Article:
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Laundry On Sundaes

Every beginning is only a sequel, after all, and the book of events is always open halfway through.

NOTE: Somehow found this reallllly old post from back when I was still a college senior, haha. There is still a lot of helpful information in here so I’m going to post this now. If you’re still in college, I hope you find this useful!

I was talking with a freshman who was in one of the campus organizations I was in last semester, and when asked what his plans were for the summer, he replied “oh I don’t know, I think I’ll just sit on my butt and watch TV”. I sincerely hoped that he was joking, but from his tone, it didn’t sound like it.

I know that when you were a kid, summers really were the time you didn’t do anything productive and probably watched TV all day, or ran around on the lawn, or had fun in camp, or maybe even had a summer job at the grocery store, or whatever. But once you’re in college it’s different. You actually have to do stuff in the summer. Useful stuff. Stuff you can put on your resume and can talk about during interviews for grad school or jobs. As tempting as it is to just relax and have fun all summer or go back to the Starbucks job you’ve had since high school, don’t. So what are you supposed to do? Here are some of the most popular options.

1. Take summer classes.

I’ve never done this myself, but lots of people do it and it certainly has many advantages. You can get ahead on the road to graduation, or maybe catch up on requirements you might have missed. Summer classes -often have smaller class sizes, therefore offering more faculty-student interaction. You are also probably better able to focus your studying on 1 or 2 summer classes, as opposed to 5 or 6 in a regular semester. So it’s a good option if you need or want the credits!

2. Do research.

If you’re a science major like me and want a career in healthcare or research, then doing research as an undergrad is a must. Summer is prime time to find a position as a research assistant in a lab, and this may come in many different forms. There are a ton of summer research programs out there, and many of them are paid (though often not much). If you can’t find or can’t get into one of these programs, you can always just contact professors directly. Most profs are open to getting more help in their lab, especially if you volunteer (see below).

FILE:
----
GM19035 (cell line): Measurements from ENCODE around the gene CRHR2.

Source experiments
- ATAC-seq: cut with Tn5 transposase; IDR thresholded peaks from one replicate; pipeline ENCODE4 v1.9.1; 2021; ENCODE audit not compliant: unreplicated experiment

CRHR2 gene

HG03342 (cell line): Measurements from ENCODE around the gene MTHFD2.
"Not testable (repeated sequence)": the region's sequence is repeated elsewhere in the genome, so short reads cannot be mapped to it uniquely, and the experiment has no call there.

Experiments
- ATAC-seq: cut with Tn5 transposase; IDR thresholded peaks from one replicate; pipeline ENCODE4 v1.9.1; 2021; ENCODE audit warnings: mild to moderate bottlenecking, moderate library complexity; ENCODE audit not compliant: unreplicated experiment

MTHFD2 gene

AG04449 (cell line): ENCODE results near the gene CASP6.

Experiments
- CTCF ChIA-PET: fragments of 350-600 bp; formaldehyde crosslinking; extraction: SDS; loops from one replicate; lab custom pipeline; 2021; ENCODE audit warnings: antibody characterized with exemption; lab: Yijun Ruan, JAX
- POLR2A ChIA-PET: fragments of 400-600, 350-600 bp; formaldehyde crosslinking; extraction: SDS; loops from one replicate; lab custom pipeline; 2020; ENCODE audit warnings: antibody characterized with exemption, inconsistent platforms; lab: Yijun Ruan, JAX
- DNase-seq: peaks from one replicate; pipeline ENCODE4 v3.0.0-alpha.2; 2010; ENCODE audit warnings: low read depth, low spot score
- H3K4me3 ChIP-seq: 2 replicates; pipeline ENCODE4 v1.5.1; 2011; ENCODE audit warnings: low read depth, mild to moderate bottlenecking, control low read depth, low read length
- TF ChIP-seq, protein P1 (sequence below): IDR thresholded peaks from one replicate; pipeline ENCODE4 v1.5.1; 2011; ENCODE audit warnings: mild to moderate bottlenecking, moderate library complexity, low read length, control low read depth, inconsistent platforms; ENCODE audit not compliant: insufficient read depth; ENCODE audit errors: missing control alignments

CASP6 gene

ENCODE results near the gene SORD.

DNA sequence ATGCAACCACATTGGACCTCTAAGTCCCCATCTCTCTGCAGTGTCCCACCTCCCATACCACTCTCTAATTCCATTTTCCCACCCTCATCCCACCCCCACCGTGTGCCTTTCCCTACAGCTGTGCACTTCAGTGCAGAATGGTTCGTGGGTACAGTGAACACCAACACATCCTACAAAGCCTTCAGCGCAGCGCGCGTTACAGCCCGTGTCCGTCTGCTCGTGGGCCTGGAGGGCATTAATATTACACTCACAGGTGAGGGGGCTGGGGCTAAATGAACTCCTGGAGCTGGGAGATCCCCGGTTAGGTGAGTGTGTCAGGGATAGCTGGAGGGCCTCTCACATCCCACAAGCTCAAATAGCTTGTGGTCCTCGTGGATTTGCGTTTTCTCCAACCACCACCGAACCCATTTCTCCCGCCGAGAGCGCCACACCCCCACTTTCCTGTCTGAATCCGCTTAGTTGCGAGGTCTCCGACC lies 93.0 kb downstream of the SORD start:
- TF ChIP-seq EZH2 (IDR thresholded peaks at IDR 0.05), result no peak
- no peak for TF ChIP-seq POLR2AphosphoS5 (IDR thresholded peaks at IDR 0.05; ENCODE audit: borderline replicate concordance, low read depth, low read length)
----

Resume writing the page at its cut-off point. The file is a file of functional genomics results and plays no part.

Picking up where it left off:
3. Volunteer.

I know you might feel like making any money at all is better than doing free labour, but trust me, in the long run, your summer volunteer work will mean much more than a retail job at the mall. Volunteering can also come in many different forms. For example, I volunteered as a research assistant my summer after freshman year in a lab. Volunteer to work in an organization you’re interested in, and maybe it will eventually even turn into a paid job! Another way to volunteer is to join an international volunteer organization and go abroad. But these programs usually cost money, so not only will you have to pay, some companies or grad schools may even be wary of them because they might think you just paid for an experience. Still, volunteering is another great option for summer.

4. Do an internship.

No matter your major or intended career, doing internships is beneficial or even essential. Interning is a great opportunity to explore a potential career, build your skills in the workplace, and network. Plus, you will make some money! Start looking early – many internship programs start accepting applications in the fall. Look online by searching “summer internship in _____”, look in the career section of companies you’re interested in, and talk to a counselor at your school’s career center. Most summer internships are likely very competitive, so apply early and apply to many!

And if you want extra challenge and excitement – you can do any of the above abroad! Like I did with my research internship in Vienna. It was one of the most amazing yet challenging experience of my life (you can read more about that here)!


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